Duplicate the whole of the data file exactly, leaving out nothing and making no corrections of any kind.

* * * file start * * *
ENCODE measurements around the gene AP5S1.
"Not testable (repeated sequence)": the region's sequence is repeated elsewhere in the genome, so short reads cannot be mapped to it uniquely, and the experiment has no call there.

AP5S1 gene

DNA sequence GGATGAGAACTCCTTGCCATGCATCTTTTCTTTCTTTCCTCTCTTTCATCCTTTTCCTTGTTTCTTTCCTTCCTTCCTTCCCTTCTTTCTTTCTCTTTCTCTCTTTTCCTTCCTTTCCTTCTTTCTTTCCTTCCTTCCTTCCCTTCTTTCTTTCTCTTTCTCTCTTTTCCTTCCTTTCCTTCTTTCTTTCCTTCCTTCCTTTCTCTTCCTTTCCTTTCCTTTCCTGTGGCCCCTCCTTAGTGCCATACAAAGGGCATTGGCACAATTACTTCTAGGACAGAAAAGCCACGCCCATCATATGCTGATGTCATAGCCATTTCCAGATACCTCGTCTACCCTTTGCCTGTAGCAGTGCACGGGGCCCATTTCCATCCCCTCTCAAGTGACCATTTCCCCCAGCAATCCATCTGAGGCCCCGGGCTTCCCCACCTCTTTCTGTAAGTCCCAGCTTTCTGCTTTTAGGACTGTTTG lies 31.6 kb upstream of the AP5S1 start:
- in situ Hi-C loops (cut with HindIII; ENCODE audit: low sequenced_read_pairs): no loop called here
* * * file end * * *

ENCODE measurements around the gene AP5S1.
"Not testable (repeated sequence)": the region's sequence is repeated elsewhere in the genome, so short reads cannot be mapped to it uniquely, and the experiment has no call there.

AP5S1 gene

DNA sequence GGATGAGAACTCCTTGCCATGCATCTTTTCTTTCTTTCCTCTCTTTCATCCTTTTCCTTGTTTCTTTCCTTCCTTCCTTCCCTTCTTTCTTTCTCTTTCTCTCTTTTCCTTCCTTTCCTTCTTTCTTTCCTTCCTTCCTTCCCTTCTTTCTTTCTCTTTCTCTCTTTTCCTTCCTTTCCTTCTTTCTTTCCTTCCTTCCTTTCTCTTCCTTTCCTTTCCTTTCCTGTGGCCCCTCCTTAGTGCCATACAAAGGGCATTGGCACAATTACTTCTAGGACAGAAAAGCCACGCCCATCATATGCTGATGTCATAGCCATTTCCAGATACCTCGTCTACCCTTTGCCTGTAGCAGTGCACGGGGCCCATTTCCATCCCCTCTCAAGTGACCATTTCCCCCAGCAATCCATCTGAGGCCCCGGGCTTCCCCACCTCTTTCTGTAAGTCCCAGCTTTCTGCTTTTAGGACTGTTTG lies 31.6 kb upstream of the AP5S1 start:
- in situ Hi-C loops (cut with HindIII; ENCODE audit: low sequenced_read_pairs): no loop called here